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OSHA to Publish Final Worker Walkaround Representative Rule in Monday’s Federal Register

Monday’s Federal Register will include the Occupational Safety and Health Administration’s final rule regarding the “Worker Walkaround Representative Designation Process,” which clarifies the rights of employees to authorize a representative to accompany an OSHA compliance officer during an inspection of their workplace. The Occupational Safety and Health Act gives the employer and employees the right to authorize a representative to accompany OSHA officials during a workplace inspection. The final rule clarifies that, consistent with the law, workers may authorize another employee to serve as their representative or select a non-employee. For a non-employee representative to accompany the compliance officer in a workplace, they must be “reasonably necessary” to conduct an effective and thorough inspection. Consistent with OSHA's historic practice, the rule clarifies that a non-employee representative may be reasonably necessary based upon skills, knowledge, or experience. This experience may include knowledge or experience with hazards or conditions in the workplace or similar workplaces, or language or communication skills. The pre-publication version of the rule can be accessed here.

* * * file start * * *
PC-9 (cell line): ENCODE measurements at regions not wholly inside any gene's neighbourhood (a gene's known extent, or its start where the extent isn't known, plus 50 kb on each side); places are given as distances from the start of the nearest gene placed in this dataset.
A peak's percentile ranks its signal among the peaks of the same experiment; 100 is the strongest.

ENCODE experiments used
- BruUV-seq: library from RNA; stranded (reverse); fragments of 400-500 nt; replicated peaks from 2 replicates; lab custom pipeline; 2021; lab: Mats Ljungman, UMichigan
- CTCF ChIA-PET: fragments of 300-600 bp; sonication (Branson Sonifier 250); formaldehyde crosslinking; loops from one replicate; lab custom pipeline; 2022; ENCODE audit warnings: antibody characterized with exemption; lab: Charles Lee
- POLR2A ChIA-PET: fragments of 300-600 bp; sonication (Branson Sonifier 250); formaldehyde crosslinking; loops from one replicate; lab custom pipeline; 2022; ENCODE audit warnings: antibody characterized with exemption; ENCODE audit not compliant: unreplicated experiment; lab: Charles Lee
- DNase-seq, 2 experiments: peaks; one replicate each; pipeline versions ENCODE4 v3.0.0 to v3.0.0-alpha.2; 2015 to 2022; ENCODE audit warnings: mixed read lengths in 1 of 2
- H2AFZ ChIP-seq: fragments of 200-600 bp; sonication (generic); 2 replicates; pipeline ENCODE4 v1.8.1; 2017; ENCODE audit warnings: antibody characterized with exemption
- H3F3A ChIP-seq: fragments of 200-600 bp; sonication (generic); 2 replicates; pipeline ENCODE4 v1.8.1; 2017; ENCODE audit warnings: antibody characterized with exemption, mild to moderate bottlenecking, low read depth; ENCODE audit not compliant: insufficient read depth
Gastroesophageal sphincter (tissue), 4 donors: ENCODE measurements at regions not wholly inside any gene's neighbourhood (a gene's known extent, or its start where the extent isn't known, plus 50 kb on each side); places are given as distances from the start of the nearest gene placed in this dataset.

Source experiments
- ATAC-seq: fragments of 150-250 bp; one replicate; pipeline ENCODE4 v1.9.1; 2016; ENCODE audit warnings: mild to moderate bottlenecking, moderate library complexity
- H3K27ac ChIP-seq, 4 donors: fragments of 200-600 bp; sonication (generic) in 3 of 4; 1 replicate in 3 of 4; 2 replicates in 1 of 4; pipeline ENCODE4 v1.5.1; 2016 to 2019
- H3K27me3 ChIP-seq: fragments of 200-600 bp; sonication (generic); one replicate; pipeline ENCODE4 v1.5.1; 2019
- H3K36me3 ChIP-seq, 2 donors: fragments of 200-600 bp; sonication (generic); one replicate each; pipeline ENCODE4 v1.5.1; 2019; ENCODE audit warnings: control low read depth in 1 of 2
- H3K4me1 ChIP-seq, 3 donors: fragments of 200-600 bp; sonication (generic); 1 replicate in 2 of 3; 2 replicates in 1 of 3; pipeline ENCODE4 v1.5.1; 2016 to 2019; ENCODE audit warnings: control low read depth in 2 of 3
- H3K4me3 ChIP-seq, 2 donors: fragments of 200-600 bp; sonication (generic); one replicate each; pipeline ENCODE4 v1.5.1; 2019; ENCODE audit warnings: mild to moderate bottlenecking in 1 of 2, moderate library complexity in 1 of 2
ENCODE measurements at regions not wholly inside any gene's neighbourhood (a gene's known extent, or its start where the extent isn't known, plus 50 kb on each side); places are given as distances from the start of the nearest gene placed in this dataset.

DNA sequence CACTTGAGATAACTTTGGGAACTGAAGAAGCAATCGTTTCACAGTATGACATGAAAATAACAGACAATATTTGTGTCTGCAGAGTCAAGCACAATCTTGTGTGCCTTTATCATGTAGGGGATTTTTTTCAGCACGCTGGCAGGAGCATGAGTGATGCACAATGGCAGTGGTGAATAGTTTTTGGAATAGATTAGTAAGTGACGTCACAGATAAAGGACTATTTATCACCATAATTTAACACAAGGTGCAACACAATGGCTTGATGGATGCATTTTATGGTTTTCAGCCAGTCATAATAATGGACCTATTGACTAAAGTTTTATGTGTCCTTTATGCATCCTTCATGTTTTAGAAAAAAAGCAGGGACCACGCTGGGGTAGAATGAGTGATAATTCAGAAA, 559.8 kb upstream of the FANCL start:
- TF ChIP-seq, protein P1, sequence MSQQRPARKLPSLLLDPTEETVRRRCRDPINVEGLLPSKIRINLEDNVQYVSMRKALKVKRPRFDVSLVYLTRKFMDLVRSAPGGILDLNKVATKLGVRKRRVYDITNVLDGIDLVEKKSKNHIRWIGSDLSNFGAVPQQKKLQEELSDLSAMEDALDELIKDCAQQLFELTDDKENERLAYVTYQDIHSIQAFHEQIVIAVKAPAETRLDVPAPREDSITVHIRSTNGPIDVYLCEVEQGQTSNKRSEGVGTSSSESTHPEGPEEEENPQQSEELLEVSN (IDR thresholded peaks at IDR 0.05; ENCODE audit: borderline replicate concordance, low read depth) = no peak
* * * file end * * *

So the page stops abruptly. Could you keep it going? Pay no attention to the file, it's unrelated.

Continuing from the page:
In response to the announcement of the final rule, Senate Health, Education, Labor, and Pensions Committee Ranking Member Bill Cassidy (R-LA) released a statement saying that “the Final Rule allows outside union officials to inject themselves into non-unionized workplaces by participating in Occupational Safety and Health Administration (OSHA) workplace inspections.” Additionally, House Education and the Workforce Committee Chairwoman Virginia Foxx (R-NC) issued a statement asserting that “ the Department of Labor’s (DOL) final Walkaround Rule…would give unions and left-wing activists who are not employees of the employer access to worksites during Occupational Safety and Health Administration (OSHA) inspections: This rule has absolutely nothing to do with keeping workers safe. Rather it weaponizes OSHA inspections—harming workers’ safety while also increasing employers’ costs. This isn’t surprising given this administration’s zeal for regulatory overreach.”

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